A Novel Anaplasma Sp. Associated with Anemia in Gopher Tortoises (Gopherus polyphemus) in Florida
2018 Joint EAZWV/AAZV/Leibniz-IZW Conference
James F.X. Wellehan Jr.1; Francy L. Crosby1; Rose E. Raskin2; Amy L. Weeden1; Elliott R. Jacobson1; Nicole I. Stacy1; Mary B. Brown1; Darryl J. Heard1; April L. Childress1; Alexandra M. Goe1; Marjorie Bercier1; Justin F. Rosenberg1; Liliet Pertierra1; Katherine A. Sayler1; Anna M. Lundgren1; Anthony F. Barbet1
1College of Veterinary Medicine, University of Florida, Gainesville, FL, USA; 2College of Veterinary Medicine, Purdue University, West Lafayette, IN, USA


Gopher tortoises (Gopherus polyphemus), protected under the Endangered Species Act in the western part of their range, are under significant pressure from anthropogenic habitat loss. Anaplasma are arthropod-borne obligate intracellular bacteria in the class Alphaproteobacteria, order Rickettsiales. Three gopher tortoises injured in 2015–2016 in north central Florida presented with anemia and intracytoplasmic inclusions in red blood cells. Pan-bacterial 16S rRNA PCR and sequencing of blood resulted in sequence consistent with a novel Anaplasma sp. For further phylogenetic characterization, novel consensus PCR assays targeting the groEL and sucB genes were designed. Bayesian and maximum likelihood phylogenetic analyses found that this agent was the most basal member of the Anaplasma clade tropic for erythrocytes, containing A. marginale, A. ovis, and A. centrale, all of which infect erythrocytes and cause clinically significant anemia in ruminants.1 Bacteria morphologically similar to A. marginale grew within parasitophorous vacuoles on ISE6 tick cells. Electron microscopy of blood was consistent with Anaplasma sp. After treatment with doxycycline (10 mg/kg) for up to 200 days, anemia resolved. Specific TaqMan assays for the tortoise Anaplasma groEL and sucB genes were designed and validated, enabling rapid, specific, sensitive, and quantitative testing. Archived gopher tortoise blood samples with normal and low packed cell volumes were available from a 2003–2006 study in North and Central Florida. The clinical presentation of significant anemia associated with Anaplasma may have conservation implications.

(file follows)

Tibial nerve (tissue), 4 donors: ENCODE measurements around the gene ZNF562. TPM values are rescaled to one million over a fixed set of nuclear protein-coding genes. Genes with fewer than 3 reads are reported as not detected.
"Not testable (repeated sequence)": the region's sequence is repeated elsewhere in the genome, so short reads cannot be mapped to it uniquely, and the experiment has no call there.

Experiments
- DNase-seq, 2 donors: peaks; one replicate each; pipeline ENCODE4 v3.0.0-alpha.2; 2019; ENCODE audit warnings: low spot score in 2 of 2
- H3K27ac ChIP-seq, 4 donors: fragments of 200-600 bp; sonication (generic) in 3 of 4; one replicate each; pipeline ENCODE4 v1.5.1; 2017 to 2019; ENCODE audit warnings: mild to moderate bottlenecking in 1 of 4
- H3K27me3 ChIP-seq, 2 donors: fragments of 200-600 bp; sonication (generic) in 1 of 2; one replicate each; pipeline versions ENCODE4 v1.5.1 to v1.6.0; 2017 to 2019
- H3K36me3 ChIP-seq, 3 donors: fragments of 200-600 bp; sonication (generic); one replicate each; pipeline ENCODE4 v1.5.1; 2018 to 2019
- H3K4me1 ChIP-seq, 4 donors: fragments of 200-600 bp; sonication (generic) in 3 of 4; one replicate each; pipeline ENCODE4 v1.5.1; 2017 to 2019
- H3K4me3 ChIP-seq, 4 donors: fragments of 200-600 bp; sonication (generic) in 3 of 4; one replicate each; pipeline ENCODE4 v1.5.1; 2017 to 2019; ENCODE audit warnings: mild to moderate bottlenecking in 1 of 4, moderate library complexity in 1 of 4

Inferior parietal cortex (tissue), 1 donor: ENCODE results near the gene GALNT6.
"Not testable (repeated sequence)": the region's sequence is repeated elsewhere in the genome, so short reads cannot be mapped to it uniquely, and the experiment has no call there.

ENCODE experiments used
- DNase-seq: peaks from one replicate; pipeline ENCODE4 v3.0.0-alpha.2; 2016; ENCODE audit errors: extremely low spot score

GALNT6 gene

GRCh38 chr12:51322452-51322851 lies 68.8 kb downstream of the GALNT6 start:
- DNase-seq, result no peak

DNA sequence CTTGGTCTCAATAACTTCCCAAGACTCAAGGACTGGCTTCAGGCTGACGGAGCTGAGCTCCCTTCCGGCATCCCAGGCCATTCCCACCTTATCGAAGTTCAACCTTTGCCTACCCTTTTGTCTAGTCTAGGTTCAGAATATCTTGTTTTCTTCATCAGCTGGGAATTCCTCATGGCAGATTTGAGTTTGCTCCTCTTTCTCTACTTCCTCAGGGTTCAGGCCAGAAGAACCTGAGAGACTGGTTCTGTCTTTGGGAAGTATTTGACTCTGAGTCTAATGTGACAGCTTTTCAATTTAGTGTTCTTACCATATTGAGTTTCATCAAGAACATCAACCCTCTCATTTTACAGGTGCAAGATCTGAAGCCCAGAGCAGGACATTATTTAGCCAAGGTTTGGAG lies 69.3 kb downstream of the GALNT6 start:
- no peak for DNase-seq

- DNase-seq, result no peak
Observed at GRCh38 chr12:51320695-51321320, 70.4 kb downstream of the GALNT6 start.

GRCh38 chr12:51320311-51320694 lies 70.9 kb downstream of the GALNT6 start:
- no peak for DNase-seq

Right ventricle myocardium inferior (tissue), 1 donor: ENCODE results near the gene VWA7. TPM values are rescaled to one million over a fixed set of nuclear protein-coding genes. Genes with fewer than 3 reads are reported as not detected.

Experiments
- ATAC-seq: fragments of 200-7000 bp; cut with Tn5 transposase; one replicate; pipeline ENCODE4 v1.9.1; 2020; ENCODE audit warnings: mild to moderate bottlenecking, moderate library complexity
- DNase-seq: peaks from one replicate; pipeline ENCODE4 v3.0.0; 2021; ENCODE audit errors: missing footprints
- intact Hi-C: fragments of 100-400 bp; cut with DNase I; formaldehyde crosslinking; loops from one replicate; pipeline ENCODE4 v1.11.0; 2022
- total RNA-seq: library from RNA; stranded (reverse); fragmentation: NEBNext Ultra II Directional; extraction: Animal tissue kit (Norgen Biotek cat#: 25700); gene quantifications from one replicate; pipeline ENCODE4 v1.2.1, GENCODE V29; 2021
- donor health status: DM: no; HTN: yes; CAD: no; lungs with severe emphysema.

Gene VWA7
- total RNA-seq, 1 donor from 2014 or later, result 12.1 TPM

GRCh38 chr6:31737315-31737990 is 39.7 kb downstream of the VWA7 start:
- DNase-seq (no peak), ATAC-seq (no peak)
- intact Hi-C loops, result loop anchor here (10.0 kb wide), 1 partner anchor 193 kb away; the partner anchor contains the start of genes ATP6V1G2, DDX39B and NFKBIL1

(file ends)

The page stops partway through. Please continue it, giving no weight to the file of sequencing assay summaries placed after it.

Literature Cited

1.  Brown WC, Barbet AF. 2016. Persistent Infections and Immunity in Ruminants to Arthropod-Borne Bacteria in the Family Anaplasmataceae. Annu Rev Anim Biosci. 4:177–197.


Speaker Information
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James F.X. Wellehan, Jr., DVM, PhD, DACZM, DACVM (Virology, Bacteriology/Mycology)
College of Veterinary Medicine
University of Florida
Gainesville, FL, USA

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